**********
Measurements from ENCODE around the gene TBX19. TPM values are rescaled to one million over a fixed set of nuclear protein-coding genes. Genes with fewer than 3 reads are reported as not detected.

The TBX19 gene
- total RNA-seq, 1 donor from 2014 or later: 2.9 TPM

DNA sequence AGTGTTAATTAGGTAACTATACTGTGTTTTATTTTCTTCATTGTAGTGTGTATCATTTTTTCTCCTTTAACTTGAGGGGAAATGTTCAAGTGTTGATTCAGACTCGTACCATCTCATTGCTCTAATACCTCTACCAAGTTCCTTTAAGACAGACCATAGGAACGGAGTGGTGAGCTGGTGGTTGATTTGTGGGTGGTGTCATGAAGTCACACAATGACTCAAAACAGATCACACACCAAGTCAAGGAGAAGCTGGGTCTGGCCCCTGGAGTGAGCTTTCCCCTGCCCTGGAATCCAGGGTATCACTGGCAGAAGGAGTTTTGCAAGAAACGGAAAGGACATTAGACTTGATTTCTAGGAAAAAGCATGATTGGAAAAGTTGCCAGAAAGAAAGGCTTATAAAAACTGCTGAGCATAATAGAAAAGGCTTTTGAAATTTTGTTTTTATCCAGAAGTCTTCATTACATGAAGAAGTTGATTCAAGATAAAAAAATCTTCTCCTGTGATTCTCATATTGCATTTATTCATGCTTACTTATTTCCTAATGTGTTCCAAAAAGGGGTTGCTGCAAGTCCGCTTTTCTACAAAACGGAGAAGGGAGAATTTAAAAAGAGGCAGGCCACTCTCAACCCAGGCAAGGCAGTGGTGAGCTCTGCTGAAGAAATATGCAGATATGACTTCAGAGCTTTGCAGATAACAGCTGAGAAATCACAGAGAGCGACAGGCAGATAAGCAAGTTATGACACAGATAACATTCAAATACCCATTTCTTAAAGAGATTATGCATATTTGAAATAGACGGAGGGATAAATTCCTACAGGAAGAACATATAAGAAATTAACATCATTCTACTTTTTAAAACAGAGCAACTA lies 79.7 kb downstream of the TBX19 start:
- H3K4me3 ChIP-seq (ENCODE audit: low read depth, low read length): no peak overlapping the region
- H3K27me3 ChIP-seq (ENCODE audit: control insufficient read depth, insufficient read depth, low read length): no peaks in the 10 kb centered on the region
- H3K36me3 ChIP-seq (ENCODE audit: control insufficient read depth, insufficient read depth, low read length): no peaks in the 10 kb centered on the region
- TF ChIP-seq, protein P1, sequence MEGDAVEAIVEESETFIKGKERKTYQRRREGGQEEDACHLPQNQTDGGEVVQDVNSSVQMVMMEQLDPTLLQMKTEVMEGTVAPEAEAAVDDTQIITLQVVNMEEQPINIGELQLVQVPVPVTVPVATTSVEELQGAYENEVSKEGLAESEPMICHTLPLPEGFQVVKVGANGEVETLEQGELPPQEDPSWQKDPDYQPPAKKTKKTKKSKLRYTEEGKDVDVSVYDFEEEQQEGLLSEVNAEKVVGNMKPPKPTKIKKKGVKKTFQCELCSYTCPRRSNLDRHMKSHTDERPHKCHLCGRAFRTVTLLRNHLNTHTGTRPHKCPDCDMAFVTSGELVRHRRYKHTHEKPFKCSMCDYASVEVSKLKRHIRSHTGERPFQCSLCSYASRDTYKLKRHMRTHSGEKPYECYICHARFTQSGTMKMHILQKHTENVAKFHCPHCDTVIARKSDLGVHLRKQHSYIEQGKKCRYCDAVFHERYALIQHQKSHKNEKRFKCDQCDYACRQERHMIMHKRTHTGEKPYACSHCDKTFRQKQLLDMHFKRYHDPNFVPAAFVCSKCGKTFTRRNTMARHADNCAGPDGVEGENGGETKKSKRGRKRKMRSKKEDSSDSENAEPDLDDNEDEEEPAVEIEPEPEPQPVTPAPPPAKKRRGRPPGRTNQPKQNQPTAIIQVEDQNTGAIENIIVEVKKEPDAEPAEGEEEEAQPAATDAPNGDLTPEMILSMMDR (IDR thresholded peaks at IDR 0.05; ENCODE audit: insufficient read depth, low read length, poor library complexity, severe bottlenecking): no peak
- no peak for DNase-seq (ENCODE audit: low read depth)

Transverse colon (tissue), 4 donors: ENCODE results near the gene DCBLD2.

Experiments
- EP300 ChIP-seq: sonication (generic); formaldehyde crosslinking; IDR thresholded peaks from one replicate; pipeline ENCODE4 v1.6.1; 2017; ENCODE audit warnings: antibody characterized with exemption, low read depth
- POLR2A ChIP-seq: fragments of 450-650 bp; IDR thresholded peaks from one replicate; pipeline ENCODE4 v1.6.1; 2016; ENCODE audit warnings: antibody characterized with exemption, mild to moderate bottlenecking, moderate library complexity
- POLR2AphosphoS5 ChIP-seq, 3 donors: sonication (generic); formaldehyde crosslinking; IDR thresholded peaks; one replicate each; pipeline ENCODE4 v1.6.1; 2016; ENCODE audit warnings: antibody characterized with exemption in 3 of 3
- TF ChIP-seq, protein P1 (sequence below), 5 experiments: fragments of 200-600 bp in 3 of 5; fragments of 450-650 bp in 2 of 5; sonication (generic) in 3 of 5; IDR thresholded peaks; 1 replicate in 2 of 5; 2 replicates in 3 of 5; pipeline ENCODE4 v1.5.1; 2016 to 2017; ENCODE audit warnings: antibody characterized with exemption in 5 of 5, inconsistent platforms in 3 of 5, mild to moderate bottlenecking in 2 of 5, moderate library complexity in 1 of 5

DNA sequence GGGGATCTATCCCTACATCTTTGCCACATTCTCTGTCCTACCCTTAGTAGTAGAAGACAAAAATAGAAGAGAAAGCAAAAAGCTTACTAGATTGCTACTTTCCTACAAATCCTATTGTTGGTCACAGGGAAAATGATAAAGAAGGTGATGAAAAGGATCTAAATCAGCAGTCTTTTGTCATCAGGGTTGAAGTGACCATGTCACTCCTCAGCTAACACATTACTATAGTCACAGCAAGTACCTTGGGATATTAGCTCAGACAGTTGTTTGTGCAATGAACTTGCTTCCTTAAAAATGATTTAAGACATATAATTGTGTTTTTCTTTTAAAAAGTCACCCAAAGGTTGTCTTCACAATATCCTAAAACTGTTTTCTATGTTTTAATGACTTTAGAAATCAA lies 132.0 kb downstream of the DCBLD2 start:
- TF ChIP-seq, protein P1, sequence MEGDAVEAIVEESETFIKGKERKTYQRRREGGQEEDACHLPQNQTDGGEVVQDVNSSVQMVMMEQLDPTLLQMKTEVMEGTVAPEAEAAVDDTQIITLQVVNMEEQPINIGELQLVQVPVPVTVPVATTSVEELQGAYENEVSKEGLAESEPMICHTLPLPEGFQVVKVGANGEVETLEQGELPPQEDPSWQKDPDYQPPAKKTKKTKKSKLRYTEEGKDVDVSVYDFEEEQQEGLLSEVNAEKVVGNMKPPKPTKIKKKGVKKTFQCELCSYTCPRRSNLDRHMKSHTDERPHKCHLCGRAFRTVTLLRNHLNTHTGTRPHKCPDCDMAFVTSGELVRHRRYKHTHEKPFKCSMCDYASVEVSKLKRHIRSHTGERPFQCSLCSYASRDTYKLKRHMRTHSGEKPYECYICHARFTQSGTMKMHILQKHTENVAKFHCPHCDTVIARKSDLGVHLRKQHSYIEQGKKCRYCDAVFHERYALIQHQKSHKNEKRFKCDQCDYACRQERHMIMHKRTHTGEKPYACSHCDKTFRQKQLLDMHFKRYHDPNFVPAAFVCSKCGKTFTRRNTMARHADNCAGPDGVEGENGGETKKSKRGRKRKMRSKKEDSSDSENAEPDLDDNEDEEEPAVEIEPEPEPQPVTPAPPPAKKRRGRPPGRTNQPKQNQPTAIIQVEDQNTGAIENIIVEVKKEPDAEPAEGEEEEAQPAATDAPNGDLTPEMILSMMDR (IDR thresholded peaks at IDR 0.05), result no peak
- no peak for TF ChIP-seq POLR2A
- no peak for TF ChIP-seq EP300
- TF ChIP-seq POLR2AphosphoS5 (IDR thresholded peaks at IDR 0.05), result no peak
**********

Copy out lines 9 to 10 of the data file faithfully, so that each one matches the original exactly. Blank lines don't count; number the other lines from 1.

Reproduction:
- no peak for DNase-seq (ENCODE audit: low read depth)

Transverse colon (tissue), 4 donors: ENCODE results near the gene DCBLD2.